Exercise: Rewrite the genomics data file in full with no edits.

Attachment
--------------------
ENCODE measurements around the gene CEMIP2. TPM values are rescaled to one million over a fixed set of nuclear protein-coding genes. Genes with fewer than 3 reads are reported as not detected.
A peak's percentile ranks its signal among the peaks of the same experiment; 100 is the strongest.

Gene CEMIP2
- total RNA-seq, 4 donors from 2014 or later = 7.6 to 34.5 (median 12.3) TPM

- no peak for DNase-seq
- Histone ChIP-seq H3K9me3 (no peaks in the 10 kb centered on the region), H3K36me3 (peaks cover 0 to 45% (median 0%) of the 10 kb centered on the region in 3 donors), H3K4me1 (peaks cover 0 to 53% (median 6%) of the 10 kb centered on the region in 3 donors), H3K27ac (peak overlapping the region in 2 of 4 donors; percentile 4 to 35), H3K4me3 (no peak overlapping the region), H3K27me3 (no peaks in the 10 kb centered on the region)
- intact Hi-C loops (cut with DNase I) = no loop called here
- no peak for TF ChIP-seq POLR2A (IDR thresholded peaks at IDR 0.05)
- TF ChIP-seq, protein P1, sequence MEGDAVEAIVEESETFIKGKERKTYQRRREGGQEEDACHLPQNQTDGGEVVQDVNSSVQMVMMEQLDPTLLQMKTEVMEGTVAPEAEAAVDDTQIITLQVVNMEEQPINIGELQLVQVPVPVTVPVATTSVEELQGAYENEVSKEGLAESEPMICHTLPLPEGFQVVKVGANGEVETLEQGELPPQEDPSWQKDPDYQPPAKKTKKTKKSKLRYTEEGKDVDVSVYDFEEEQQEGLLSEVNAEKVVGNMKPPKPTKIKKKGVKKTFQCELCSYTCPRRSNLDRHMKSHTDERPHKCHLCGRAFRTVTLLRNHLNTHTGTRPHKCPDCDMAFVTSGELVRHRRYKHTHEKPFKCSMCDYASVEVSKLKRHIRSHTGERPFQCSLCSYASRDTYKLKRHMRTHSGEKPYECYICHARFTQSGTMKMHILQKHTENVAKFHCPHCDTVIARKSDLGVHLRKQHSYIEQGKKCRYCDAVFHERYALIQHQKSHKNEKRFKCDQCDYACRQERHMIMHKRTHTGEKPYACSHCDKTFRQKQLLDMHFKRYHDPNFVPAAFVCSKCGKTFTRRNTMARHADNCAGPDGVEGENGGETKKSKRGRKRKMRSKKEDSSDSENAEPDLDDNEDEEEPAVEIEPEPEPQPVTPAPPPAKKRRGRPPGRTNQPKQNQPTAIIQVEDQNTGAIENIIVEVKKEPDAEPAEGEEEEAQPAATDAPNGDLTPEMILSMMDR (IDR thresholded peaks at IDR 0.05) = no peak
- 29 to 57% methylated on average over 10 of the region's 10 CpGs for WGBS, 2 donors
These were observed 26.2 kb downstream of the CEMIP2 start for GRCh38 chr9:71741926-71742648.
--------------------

ENCODE measurements around the gene CEMIP2. TPM values are rescaled to one million over a fixed set of nuclear protein-coding genes. Genes with fewer than 3 reads are reported as not detected.
A peak's percentile ranks its signal among the peaks of the same experiment; 100 is the strongest.

Gene CEMIP2
- total RNA-seq, 4 donors from 2014 or later = 7.6 to 34.5 (median 12.3) TPM

- no peak for DNase-seq
- Histone ChIP-seq H3K9me3 (no peaks in the 10 kb centered on the region), H3K36me3 (peaks cover 0 to 45% (median 0%) of the 10 kb centered on the region in 3 donors), H3K4me1 (peaks cover 0 to 53% (median 6%) of the 10 kb centered on the region in 3 donors), H3K27ac (peak overlapping the region in 2 of 4 donors; percentile 4 to 35), H3K4me3 (no peak overlapping the region), H3K27me3 (no peaks in the 10 kb centered on the region)
- intact Hi-C loops (cut with DNase I) = no loop called here
- no peak for TF ChIP-seq POLR2A (IDR thresholded peaks at IDR 0.05)
- TF ChIP-seq, protein P1, sequence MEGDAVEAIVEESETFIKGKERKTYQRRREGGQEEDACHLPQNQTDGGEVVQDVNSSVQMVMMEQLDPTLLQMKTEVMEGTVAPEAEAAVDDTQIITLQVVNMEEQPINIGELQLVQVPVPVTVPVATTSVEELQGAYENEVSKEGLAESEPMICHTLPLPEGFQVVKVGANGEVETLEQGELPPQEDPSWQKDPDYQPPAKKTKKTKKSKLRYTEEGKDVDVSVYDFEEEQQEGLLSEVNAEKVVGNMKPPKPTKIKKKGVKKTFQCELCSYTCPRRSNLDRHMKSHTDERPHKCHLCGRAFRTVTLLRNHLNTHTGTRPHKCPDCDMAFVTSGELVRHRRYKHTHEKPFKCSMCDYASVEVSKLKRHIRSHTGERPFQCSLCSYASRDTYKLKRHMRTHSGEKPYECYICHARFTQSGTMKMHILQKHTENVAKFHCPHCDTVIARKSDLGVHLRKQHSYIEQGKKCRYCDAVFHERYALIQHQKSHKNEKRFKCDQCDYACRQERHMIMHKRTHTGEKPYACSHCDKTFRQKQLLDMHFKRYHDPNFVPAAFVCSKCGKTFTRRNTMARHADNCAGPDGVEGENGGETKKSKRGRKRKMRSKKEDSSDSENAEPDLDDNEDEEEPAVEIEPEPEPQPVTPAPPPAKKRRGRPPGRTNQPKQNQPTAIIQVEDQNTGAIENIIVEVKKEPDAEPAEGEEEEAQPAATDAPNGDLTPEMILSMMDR (IDR thresholded peaks at IDR 0.05) = no peak
- 29 to 57% methylated on average over 10 of the region's 10 CpGs for WGBS, 2 donors
These were observed 26.2 kb downstream of the CEMIP2 start for GRCh38 chr9:71741926-71742648.